“So when your camp is doing it, it’s going around the gym, your sparring partners are doing it, you feel compelled—‘Oh my God, I have to do it’—to keep up with everybody. It’s a mind trick. And once you’re on it, it’s so hard to come off because it becomes very addicting. That’s what people don’t know. I’m not going to say what fights because then people can trace back to what cards I was on, what camp I was in, who I was training with… I would never out anybody.”

Kudos to St. John for not ratting out her colleagues, you go girl, not that it matters since “everyone does it.”

“Obviously, it’s not every single fighter,” she clarified, “but there were a lot. I saw so much of it in my career and I don’t mind coming out with this now because it’s a serious issue that our sport needs to address.”

And it wasn’t serious 20 years ago?

“I was tested many times. There’s many methods to get around it. Just because you didn’t get caught doesn’t mean you weren’t doing it. It just meant you didn’t get caught. I did my homework. They gave us a whole list of what not to do and I knew a lot of stuff I was doing was on that list. I did everything I could to mask it—masking drugs, catheters with other people’s urine—and then the rest is up to luck.”

A little bit of luck and store-bought urine can work wonders.

“Our mentality is: If someone’s going down, it’s going to be you, not me. No fighter can honestly say he’s more worried about his opponent. No you aren’t. You’re worried about yourself.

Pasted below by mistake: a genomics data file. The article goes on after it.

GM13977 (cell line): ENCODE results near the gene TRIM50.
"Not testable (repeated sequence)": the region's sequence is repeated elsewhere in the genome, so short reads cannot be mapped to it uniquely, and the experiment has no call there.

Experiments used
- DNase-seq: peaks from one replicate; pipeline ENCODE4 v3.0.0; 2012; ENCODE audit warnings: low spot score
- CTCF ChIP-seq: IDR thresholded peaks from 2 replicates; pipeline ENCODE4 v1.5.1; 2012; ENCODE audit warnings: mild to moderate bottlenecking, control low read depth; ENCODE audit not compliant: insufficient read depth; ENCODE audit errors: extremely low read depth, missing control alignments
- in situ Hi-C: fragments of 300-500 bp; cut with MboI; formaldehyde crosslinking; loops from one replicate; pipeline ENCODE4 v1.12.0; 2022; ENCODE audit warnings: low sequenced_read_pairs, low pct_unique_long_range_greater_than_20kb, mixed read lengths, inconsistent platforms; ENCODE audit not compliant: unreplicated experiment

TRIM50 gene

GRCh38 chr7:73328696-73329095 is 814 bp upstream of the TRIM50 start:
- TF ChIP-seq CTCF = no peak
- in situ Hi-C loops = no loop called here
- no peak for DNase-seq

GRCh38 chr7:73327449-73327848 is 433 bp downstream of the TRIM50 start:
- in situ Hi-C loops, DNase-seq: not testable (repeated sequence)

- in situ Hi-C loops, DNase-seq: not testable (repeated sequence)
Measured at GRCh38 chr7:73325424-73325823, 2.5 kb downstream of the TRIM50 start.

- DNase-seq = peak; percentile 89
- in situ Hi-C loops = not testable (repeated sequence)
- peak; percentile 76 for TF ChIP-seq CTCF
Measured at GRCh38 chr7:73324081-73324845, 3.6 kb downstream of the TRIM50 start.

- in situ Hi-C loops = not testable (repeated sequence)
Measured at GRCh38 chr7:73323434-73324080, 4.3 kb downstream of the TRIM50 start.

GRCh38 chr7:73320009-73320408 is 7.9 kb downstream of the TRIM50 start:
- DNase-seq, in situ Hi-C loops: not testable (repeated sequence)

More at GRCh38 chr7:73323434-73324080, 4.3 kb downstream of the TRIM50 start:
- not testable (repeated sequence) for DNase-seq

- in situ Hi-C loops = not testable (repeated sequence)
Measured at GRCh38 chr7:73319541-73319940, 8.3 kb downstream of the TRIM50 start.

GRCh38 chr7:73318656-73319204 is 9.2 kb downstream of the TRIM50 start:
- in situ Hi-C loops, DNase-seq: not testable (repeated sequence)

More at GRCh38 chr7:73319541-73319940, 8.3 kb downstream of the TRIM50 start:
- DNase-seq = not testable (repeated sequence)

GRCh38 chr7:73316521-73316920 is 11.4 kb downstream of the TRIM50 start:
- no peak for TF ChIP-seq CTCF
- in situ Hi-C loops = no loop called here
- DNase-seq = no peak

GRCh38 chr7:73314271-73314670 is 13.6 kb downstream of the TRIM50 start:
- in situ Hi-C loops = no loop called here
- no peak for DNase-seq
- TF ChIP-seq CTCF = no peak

“We’re all a little selfish and all want to save our own ass.

“I would leave the bathroom shaking, praying and sweating bullets. You cross your fingers. Crazy enough, I didn’t get caught. Some girls did and I felt so awful and ashamed, like what a hypocrite … in many ways, yes, I was protected.”

St. John also had some choice words for Triple G.

“If you’re going to take the fight and the money, you’re kind of a hypocrite,” she said. “Shut up, stop bashing Canelo and let it go, or give up the money, stand by your principles and say, ‘I refuse to fight any fighter who’s cheating.’ Otherwise, let him redeem himself and move on.”

St. John’s finger-wagging, like her confession, is gratuitous tripe. If there was any justice she’d be penalized.

But an ESPY for courage seems more likely.

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  1. Casanovita de Ahome 10:26am, 08/14/2018

    Even her lips were roided up!

  2. Chico Salmon 06:01am, 08/14/2018

    Mia St. John is telling the truth and will take all sorts of heat for being snitch. Just like when Jose Canseco took flak after publishing his book, “Juiced” in 2005, Canseco, was a “liar,” ” a has-been” with issues with former players/teammates, etc. Well, it turns out that Canseco was vindicated when many of MLB players had to testify to a House Government Reform Committee on their use of steroids. Hard for me to believe that a lot of people still want to believe that many pro athletes are “clean” in the year 2018. Then again, it is hard for me to believe how clueless people are about a lot of things out there. If the 70’s were the “Me Generation,” the 2010’s are the Fat, Drunk, and Stupid Generation to borrow that classic line and scene from “Animal House.”